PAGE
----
how, where and when people
can register to vote. There was
no resolution from the Harria
administration instituting, door-
to-door, as there was no resolu-
tion from the Stephenson dmin-
istration nrohibiting it. In both
those cases, the Clerk made his
own decision. But since t h e
Clerk is hired by Council, rhe
decides to follow the carse of
action supported by the major-
ity of Council (if s/he waits to
Letters should be typed
and limited to 400 words.
The Daily reserves the
right to edit letters for
length and grammar.

iecessary
keep his/her job). Since a ma.
jority of Council supported door-
to-door when Harris was May
or, Mr. Saunders set uo te m
chanism to carry that out.
The charge of lack of public
hearing from the Reputicans
and your echo of the charge is a
red herring of the brightest cl-
or. It was simply a tactic to
delay what they )resume will be
a fact when it comes to a vote.
If anyone thinks that opinions on
the issue will be changed by a
ptblic hearing, that pers )is
crazy. We heard all the argu-
ments during the campaign. The
public hearing will be a sham.
Folks who support door-to-door
anyhow will come out and say
how good it 's which will ron-
vince the Council members wts
think it is a good idea anyhew
that they are correct in voting
for it. Folks who oppose dor-t¢
door will come out and say how
terrible it is which will con-
vince the Council members who
think it is a bad idea that the
are correct in voting against it
I can't imagine Democrats
and Harpies who campaigned for
it voting against it any more
than I can imagine Republicans
who campaigned against it now
voting for it. From myt prin' o
view we are merely putting oft
the inevitable and will be spend-
ins time listening to the s3are
old arguments when avet we
sholld really be doing is li;stcn-
ing to peonles' opinions on is-
sites that have not had meach
nrior discussion, and/or dealing
with minor matters like what to
do with $2.5 million worth of
CDRS money and .f2 million
worth of C'ETA money.
Sorry this is so long. Yours n
the hope tha tihe world's Supp]
of straw doesn' t run outlei
there be a shortage of s r.w
men,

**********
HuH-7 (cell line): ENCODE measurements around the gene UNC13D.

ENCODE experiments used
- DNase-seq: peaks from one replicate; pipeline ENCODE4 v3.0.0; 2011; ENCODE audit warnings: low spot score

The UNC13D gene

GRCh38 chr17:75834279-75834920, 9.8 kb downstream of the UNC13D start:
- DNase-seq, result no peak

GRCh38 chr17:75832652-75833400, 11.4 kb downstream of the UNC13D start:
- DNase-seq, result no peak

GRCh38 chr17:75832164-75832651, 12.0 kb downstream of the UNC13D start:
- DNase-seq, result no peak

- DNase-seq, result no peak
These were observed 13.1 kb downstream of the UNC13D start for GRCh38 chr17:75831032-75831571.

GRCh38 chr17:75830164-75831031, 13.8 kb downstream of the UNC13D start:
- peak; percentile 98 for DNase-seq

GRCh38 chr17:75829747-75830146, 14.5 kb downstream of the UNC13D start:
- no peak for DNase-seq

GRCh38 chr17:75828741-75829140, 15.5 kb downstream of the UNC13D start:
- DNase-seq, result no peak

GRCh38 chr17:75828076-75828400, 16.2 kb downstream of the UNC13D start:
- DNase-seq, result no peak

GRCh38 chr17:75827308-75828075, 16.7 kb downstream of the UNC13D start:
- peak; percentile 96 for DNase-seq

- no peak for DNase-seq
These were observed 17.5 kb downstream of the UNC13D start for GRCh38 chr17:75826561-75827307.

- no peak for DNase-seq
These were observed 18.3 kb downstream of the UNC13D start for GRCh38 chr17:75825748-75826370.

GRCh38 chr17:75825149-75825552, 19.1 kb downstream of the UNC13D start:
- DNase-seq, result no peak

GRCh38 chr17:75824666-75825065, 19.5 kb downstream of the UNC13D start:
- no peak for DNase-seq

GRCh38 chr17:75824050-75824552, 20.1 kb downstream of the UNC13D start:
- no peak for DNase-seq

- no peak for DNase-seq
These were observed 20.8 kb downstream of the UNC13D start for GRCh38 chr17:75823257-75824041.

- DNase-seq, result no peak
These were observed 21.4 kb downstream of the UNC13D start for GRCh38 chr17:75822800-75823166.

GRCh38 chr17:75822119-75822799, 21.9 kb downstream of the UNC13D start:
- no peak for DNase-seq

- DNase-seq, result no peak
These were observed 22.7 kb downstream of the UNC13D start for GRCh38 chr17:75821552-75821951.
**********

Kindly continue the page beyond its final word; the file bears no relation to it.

-Elizabeth Keogh, Demovrat
Ann Arbor City Council
July 23

TENANT'S CORNER
Eviction without cause

PONO 1K A
STIKE W 01 HAEWO IL'P ORYU£
HAYW IfYODR~I Y
11 i
T W K-I
-!! rf/FFWUKFE JUR ?

By LARRY COOPERMAN
Last Friday, at about 3:30
p.m., David Culler returned to
his apartment in Tower lPlaza
to find his lock had been chang-
ed by the management. Ha had
nothing on him but the clothes
he was wearing. All his posses-
sions, including his Me ic:A:d
card, were locked inside his
apartment.
If he had been young, the sit-
uation would have been more an-
noying than dangerous, but Dav-J
id Culler is a middle-aged nan
living on a barely adeqia'a3 fix-
ed income, and he depends on
crutches to.get around.
Being forced to live otit of a
hotel with one change of coh-
ing is a degrading situation.
What could possibly have made
the Tower Plaza management
so callous as to have locked him
out?
There is even more tragedy in
the answer to this question. t.ast
December, David Cufler's ;ent
was raised from $160/month to
$230/month, a more than 40
per cent increase. He could not
afford this rent increasi and,
although he had paid him rent
faithfully every month before
that, he was faced with the al-
ternatives of leaving his home
or staying put, fighting any evic-
tion proceedings initiated
against him. Since that tiie, he
has continued to pay $t60 for
rent, except that he has paid
it into escrow rather than to
Tower Plaza.

A court date had ailready v
set when Tower Plaza dcidct
to became judge and ary by
themselves by locking Mr. Cal-
ler out of his apartment ie
management has been arroga. t
in this matter; their attitude has
been that they are merely try-
ing to speed up the court pro-
cess. They have also attempt/d
to justify taking the lawi to
their own hands by making rats-
er scandalous charges -.>ut his
desirability as a tenaCn cain-
ing they could not allow him to
live there anymore.
There are two issues involv-
ed here: the callous y vss with
which David Culler was put n
the street and the delibrate cir-
cumventing of the legal process
by the Tower Plaza manage-
ment. The first issue, while it-
portant, is only one more indi-
cation of the tendency of man-
agement companies to p 1 a c e
profits above the welfara of ten-
ants. The second issue is some-
what more important. Te oily
protection that tenants have
from the whims of these cor-
porations are their righ.s a
guaranteed by law.
"I was going to make it a
Supreme Court case " s a ; d
Mr. Culler.
When David Culler fights his
eviction, he helps every tenaet
and deserves our support.
Larry Cooperman is a
member of the Ann Arbor
Tenants Union.